Park releases new species of predator beetles

In Smoky Mountain News

The Great Smoky Mountains National Park is planning to release two new predatory beetles to stop the spread of the hemlock woolly adelgid, an invasive insect that has devastated hemlock forests throughout the eastern United States.

The park began releasing predatory beetles, which feed exclusively on adelgids, in 2002. Park managers are hopeful that the addition of these two new beetle species will help even further.

Both beetle species are small black lady beetles and will be released at sites throughout the park. One of the beetles comes from Osaka, Japan, where the Smokies strain of invasive adelgid originated. The other comes from Washington, where a similar adelgid species occurs and has been kept in check by the predatory beetle.

Park managers currently utilize two other beetle species for controlling the adelgid, they also originate from Washington and northern Japan. In the long-term, park officials expect beetles to control the invasive beetle.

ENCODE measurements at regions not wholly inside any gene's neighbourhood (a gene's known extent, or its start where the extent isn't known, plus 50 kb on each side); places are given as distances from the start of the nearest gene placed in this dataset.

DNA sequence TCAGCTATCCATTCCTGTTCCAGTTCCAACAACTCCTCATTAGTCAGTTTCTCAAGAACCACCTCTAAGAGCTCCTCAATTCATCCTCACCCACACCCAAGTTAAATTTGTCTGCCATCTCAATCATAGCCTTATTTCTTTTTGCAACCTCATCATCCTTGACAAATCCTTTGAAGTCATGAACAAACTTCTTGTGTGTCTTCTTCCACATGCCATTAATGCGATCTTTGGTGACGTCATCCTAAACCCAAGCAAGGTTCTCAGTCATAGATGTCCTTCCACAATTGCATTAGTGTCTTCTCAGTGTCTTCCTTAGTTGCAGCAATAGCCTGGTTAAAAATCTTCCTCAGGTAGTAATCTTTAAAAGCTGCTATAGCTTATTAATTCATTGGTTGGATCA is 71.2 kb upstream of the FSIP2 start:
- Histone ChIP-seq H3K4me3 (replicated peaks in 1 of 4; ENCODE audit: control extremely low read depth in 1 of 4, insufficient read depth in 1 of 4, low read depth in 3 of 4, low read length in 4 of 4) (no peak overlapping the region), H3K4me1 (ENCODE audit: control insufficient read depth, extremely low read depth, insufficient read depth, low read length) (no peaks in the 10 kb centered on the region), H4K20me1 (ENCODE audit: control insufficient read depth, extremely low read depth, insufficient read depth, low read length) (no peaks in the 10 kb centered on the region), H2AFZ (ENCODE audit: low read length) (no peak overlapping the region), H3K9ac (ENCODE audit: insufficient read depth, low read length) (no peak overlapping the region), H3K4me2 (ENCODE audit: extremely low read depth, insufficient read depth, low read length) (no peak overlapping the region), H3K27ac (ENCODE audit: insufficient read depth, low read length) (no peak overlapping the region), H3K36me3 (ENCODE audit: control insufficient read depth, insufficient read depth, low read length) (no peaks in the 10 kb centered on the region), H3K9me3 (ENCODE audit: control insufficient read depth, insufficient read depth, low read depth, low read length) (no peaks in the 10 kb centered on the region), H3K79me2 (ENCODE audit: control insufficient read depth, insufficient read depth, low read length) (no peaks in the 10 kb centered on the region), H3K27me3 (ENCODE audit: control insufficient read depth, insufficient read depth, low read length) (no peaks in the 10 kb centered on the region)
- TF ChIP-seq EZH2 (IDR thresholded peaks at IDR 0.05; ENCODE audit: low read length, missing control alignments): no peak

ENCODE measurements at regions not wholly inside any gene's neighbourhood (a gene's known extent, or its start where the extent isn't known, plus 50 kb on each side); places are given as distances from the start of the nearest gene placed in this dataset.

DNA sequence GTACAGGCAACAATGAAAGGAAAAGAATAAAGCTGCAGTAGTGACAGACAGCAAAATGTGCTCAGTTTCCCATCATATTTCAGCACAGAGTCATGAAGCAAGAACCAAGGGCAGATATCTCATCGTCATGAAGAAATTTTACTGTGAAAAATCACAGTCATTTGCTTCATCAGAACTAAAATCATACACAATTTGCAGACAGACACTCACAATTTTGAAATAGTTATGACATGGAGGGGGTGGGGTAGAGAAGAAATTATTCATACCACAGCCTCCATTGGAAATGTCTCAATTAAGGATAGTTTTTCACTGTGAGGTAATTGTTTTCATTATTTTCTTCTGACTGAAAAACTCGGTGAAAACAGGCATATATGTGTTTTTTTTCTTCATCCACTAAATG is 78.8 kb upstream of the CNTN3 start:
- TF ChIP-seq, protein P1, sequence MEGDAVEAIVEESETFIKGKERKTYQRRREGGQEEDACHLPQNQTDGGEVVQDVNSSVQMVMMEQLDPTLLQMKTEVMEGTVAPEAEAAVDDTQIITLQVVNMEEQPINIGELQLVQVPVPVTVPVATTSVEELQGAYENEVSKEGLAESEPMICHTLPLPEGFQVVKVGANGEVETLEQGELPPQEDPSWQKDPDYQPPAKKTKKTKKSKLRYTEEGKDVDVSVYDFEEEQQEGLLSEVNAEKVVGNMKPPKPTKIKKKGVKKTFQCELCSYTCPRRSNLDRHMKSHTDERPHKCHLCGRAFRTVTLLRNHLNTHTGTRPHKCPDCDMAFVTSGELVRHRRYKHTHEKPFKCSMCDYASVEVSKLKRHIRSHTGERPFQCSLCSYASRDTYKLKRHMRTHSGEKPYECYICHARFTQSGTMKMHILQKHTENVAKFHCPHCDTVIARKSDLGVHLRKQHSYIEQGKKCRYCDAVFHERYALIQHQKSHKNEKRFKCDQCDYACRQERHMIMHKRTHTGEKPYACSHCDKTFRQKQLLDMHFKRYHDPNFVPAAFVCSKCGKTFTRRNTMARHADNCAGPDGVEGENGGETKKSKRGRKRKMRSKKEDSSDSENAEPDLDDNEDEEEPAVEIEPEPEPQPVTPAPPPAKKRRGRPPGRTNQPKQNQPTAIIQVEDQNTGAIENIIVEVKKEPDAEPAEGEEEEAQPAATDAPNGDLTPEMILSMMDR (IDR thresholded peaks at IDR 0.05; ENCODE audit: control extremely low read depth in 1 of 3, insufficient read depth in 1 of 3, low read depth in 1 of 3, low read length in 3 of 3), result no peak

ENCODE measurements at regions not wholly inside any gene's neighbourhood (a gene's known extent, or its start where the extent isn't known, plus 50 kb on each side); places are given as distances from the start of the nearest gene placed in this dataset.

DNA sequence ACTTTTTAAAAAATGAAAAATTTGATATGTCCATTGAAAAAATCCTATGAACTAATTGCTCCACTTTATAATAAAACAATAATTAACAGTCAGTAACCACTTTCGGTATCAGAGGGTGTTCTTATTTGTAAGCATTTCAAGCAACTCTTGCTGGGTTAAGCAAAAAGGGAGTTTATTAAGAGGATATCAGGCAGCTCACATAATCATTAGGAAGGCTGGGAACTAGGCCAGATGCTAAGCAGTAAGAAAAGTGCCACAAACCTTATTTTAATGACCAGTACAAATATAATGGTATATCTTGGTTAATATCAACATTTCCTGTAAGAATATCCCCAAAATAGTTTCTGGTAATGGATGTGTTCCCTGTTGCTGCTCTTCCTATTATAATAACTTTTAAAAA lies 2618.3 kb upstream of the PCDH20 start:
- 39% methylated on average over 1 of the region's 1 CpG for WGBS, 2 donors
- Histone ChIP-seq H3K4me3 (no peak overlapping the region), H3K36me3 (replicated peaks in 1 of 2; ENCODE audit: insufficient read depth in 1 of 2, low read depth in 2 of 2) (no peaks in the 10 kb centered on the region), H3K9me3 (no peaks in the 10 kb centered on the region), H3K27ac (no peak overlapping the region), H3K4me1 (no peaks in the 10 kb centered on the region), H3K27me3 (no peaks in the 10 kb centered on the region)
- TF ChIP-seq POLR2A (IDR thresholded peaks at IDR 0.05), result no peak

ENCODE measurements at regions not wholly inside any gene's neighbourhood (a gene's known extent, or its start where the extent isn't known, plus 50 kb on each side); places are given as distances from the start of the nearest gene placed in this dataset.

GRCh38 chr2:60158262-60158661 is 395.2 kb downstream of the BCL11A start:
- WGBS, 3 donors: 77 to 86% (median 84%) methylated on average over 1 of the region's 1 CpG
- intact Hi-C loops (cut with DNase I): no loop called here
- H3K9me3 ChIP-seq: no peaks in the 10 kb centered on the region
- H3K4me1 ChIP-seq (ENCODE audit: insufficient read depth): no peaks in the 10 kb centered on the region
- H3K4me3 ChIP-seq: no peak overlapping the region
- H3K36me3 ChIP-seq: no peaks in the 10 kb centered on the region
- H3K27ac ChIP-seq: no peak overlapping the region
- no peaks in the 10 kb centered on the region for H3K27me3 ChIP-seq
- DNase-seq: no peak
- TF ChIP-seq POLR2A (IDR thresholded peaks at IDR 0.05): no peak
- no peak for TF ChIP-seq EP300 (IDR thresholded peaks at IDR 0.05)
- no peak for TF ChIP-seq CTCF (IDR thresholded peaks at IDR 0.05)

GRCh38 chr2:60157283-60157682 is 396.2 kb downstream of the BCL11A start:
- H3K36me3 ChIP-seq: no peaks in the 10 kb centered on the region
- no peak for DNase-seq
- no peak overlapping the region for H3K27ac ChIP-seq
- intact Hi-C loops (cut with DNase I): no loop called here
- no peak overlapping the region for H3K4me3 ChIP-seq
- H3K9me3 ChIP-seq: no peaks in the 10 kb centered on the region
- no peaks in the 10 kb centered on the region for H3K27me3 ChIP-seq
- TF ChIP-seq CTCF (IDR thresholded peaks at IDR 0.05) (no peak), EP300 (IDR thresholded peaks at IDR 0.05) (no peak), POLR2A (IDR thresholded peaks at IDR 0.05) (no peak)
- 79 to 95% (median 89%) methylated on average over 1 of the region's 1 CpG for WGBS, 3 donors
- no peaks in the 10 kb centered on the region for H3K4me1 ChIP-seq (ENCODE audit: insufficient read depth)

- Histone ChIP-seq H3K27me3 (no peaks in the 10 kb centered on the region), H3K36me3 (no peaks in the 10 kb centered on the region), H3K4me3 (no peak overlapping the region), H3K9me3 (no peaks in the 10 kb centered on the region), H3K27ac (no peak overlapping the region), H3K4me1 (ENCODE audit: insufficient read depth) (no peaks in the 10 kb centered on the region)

The park also employs injecting leaves with horticultural oil and stem and soil injections of systemic insecticides. About 600 acres are being sprayed annually. More than 250,000 hemlock trees across 11,000 acres have been hand-treated with systemic pesticides and more than 545,000 predatory beetles have been released. Each beetle species is first quarantined and researched in depth before given approval for release.

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